I walked up the steps to Lookout Hill where I could see 5-mile stretches of the city.

I took a breath through my masked face: that rare, long breath that I had not felt since entering a classroom to teach.

The ambulances, blossoms, and birds moved all around my very still body. 

I felt uncomfortable, but I kept breathing until I did not feel the fury and anxiety that made me want to move. 

I was still. 

I felt pain. 

Pain that I so often denied myself. 

I took out my journal that is usually filled with to-do lists, ideas for plays, and lesson plans. 

And I wrote. 

I wrote about teaching artistry: In this time of crisis as I teach virtually, emotional check-ins and just chatting with students are vital. It is not about “getting things done” but about connecting with one another. In addition to zooming with students, the most impactful zoom interactions have been with fellow educators. These interactions have not been about lesson plans and curriculum goals, but about how we are feeling: about Schitt’s Creek & Tiger King, Marie’s Crisis Cafe, and our favorite books, recipes, and scrabble words. Our conversations have been about who we are: not about what we are doing and accomplishing. 

I wrote about social change: Takiema Bunhe-Smith was a keynote speaker for the virtual Face to Face conference on April 15. She said that supporting individuals going through trauma is vital to work as a teaching artist, but we also have to think about the systems in place that affect trauma. The pandemic has laid bare the inequities of the social, political and economic machine that determine people’s worth through their “productivity” and profit. This machine perpetuates white supremacy and oppression that determines who gets to live and die: Black people in New York City are dying at twice the rate of white people. Latinx people are also dying from the virus at much higher rates than white people. The same can be seen through infection rates and hospitalization too.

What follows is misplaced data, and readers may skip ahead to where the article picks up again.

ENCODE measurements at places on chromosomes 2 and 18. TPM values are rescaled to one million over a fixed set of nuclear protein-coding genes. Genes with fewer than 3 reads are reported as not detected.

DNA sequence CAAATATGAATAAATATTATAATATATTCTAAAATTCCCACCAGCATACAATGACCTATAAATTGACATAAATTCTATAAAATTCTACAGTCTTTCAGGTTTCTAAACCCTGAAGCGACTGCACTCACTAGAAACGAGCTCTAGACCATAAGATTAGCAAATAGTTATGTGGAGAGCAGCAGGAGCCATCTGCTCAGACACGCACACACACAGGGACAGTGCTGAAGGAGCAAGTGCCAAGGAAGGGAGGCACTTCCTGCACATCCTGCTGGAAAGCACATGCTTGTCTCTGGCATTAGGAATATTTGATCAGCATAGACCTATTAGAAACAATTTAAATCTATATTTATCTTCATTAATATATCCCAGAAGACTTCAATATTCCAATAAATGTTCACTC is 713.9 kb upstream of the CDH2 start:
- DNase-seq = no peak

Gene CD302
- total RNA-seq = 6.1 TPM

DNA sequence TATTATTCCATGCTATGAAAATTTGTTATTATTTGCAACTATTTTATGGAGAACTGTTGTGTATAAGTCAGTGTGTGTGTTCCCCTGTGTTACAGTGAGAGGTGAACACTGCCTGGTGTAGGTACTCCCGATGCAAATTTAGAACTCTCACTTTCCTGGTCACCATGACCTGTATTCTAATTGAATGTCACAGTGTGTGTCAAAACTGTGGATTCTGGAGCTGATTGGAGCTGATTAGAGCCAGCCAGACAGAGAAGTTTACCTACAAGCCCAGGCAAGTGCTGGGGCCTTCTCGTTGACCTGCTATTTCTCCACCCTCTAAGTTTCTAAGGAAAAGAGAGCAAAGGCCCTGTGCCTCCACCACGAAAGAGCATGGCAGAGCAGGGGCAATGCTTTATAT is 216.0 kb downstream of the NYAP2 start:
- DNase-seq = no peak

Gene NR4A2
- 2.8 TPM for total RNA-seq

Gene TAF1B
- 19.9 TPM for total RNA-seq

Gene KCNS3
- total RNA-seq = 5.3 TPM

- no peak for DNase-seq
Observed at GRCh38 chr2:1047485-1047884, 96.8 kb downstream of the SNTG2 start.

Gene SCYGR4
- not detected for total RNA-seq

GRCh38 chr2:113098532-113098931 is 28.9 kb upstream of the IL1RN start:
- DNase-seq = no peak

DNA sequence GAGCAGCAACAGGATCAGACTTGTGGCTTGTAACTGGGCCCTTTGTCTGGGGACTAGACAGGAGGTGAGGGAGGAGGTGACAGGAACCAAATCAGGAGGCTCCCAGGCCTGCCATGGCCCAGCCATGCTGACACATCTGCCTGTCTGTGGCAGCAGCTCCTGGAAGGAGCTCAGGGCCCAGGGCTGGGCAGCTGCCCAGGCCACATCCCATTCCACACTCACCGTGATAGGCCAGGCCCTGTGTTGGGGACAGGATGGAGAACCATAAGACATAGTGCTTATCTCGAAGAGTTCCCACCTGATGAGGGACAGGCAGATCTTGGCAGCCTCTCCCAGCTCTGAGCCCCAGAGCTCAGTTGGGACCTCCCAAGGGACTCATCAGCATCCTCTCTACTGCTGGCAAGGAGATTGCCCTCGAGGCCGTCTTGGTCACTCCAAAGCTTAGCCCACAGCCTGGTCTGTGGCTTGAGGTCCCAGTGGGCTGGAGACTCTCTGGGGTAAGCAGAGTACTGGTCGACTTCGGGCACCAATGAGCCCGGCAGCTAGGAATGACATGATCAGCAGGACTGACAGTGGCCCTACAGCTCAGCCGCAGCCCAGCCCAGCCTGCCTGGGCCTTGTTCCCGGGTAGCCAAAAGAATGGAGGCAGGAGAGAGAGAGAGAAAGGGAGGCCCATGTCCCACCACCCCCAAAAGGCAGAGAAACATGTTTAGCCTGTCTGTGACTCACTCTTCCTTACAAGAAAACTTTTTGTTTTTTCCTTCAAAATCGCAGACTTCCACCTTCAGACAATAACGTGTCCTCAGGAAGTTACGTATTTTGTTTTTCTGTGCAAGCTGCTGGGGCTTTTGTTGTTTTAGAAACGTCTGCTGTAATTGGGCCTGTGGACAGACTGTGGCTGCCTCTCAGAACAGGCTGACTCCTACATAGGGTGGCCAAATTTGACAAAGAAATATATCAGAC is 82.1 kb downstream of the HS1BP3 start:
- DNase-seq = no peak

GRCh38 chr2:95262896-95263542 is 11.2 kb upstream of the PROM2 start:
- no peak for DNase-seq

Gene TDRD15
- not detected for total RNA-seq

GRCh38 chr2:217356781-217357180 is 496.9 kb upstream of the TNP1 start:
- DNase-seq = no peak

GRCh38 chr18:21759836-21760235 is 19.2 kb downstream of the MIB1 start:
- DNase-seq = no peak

Sometimes it feels like the ever-moving disparities of our society will never stop. Especially now.

But this machine is made up of people, and I truly have hope that people can change when they begin to see one another as human: when people can reflect on how the system actively dehumanizes some and humanizes others.

Change means our work with individuals: mutual aid, donations, the practice of teaching artistry (where we get to support people to develop their unique creativity in this world!). And change means work on the systemic level: phone calls to government officials, virtual and in-person protests, petitions. People demanding what they need and electing people to dismantle these inequitable systems.

Change means constantly learning and questioning what I think I know.

Instead of being angry, how can I use my agitation and energy to act and take responsibility?

So then I wrote about myself: How I sometimes live in contradiction to the practices of teaching artistry. Teaching artistry can open people to recognize that they do not need to act within the confines of this “productive” machine. With the exception of the joy I felt in a classroom, most of my days were “moving on to the next thing” and not really connecting with other people or myself. Self-care does not involve me only doing Yoga with Adriene, but taking myself into real stillness so that I can reflect on who I am. I spend all this time trying to be productive sometimes without thinking about what I am truly trying to produce.